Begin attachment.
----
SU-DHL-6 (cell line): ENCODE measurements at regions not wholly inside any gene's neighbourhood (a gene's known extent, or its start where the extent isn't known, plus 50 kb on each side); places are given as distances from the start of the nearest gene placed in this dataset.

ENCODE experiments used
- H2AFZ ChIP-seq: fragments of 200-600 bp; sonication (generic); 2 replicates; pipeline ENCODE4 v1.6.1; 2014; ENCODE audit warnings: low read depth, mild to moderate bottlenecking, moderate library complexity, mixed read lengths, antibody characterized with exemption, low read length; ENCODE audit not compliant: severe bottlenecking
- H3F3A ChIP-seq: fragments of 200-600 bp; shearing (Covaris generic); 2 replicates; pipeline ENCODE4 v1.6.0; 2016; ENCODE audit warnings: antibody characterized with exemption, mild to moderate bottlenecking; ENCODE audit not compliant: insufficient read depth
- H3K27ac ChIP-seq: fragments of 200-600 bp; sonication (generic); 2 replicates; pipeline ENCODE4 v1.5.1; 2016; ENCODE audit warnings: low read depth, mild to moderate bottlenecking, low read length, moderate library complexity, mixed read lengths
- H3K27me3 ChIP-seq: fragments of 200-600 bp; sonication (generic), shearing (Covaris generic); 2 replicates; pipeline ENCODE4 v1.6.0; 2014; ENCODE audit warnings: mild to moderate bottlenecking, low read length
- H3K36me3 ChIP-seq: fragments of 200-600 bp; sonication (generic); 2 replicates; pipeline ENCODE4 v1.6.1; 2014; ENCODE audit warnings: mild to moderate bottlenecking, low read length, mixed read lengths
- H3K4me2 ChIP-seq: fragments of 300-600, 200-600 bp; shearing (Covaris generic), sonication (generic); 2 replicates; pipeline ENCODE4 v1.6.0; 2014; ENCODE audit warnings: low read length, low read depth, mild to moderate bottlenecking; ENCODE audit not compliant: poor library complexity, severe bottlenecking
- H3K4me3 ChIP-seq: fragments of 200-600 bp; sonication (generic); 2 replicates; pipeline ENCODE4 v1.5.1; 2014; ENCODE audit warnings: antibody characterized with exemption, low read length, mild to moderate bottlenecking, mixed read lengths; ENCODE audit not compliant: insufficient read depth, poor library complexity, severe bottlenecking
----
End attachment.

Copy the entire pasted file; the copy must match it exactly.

SU-DHL-6 (cell line): ENCODE measurements at regions not wholly inside any gene's neighbourhood (a gene's known extent, or its start where the extent isn't known, plus 50 kb on each side); places are given as distances from the start of the nearest gene placed in this dataset.

ENCODE experiments used
- H2AFZ ChIP-seq: fragments of 200-600 bp; sonication (generic); 2 replicates; pipeline ENCODE4 v1.6.1; 2014; ENCODE audit warnings: low read depth, mild to moderate bottlenecking, moderate library complexity, mixed read lengths, antibody characterized with exemption, low read length; ENCODE audit not compliant: severe bottlenecking
- H3F3A ChIP-seq: fragments of 200-600 bp; shearing (Covaris generic); 2 replicates; pipeline ENCODE4 v1.6.0; 2016; ENCODE audit warnings: antibody characterized with exemption, mild to moderate bottlenecking; ENCODE audit not compliant: insufficient read depth
- H3K27ac ChIP-seq: fragments of 200-600 bp; sonication (generic); 2 replicates; pipeline ENCODE4 v1.5.1; 2016; ENCODE audit warnings: low read depth, mild to moderate bottlenecking, low read length, moderate library complexity, mixed read lengths
- H3K27me3 ChIP-seq: fragments of 200-600 bp; sonication (generic), shearing (Covaris generic); 2 replicates; pipeline ENCODE4 v1.6.0; 2014; ENCODE audit warnings: mild to moderate bottlenecking, low read length
- H3K36me3 ChIP-seq: fragments of 200-600 bp; sonication (generic); 2 replicates; pipeline ENCODE4 v1.6.1; 2014; ENCODE audit warnings: mild to moderate bottlenecking, low read length, mixed read lengths
- H3K4me2 ChIP-seq: fragments of 300-600, 200-600 bp; shearing (Covaris generic), sonication (generic); 2 replicates; pipeline ENCODE4 v1.6.0; 2014; ENCODE audit warnings: low read length, low read depth, mild to moderate bottlenecking; ENCODE audit not compliant: poor library complexity, severe bottlenecking
- H3K4me3 ChIP-seq: fragments of 200-600 bp; sonication (generic); 2 replicates; pipeline ENCODE4 v1.5.1; 2014; ENCODE audit warnings: antibody characterized with exemption, low read length, mild to moderate bottlenecking, mixed read lengths; ENCODE audit not compliant: insufficient read depth, poor library complexity, severe bottlenecking